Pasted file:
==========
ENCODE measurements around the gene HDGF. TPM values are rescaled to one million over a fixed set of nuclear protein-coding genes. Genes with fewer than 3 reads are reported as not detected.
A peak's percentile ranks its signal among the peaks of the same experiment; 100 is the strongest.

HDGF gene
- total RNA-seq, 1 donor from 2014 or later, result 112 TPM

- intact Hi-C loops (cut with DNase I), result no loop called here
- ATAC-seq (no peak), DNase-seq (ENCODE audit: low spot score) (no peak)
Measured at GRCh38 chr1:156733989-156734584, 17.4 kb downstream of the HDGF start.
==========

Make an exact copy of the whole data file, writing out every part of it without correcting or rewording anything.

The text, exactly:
ENCODE measurements around the gene HDGF. TPM values are rescaled to one million over a fixed set of nuclear protein-coding genes. Genes with fewer than 3 reads are reported as not detected.
A peak's percentile ranks its signal among the peaks of the same experiment; 100 is the strongest.

HDGF gene
- total RNA-seq, 1 donor from 2014 or later, result 112 TPM

- intact Hi-C loops (cut with DNase I), result no loop called here
- ATAC-seq (no peak), DNase-seq (ENCODE audit: low spot score) (no peak)
Measured at GRCh38 chr1:156733989-156734584, 17.4 kb downstream of the HDGF start.